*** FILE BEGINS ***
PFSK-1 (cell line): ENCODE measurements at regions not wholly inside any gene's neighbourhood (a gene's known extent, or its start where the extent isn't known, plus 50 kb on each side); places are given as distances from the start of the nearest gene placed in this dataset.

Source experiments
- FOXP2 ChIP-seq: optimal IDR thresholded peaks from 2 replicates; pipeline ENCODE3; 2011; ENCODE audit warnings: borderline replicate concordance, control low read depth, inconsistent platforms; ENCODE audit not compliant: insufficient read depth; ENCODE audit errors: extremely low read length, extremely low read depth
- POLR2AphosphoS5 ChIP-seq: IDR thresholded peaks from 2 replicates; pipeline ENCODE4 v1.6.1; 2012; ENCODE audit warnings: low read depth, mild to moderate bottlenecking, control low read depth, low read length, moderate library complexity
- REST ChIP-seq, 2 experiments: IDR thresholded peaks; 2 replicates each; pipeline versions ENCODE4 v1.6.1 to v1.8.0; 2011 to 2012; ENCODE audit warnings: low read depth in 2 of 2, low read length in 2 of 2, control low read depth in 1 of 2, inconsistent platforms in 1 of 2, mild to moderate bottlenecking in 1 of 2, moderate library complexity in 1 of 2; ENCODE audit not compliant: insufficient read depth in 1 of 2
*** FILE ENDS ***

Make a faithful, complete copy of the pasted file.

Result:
PFSK-1 (cell line): ENCODE measurements at regions not wholly inside any gene's neighbourhood (a gene's known extent, or its start where the extent isn't known, plus 50 kb on each side); places are given as distances from the start of the nearest gene placed in this dataset.

Source experiments
- FOXP2 ChIP-seq: optimal IDR thresholded peaks from 2 replicates; pipeline ENCODE3; 2011; ENCODE audit warnings: borderline replicate concordance, control low read depth, inconsistent platforms; ENCODE audit not compliant: insufficient read depth; ENCODE audit errors: extremely low read length, extremely low read depth
- POLR2AphosphoS5 ChIP-seq: IDR thresholded peaks from 2 replicates; pipeline ENCODE4 v1.6.1; 2012; ENCODE audit warnings: low read depth, mild to moderate bottlenecking, control low read depth, low read length, moderate library complexity
- REST ChIP-seq, 2 experiments: IDR thresholded peaks; 2 replicates each; pipeline versions ENCODE4 v1.6.1 to v1.8.0; 2011 to 2012; ENCODE audit warnings: low read depth in 2 of 2, low read length in 2 of 2, control low read depth in 1 of 2, inconsistent platforms in 1 of 2, mild to moderate bottlenecking in 1 of 2, moderate library complexity in 1 of 2; ENCODE audit not compliant: insufficient read depth in 1 of 2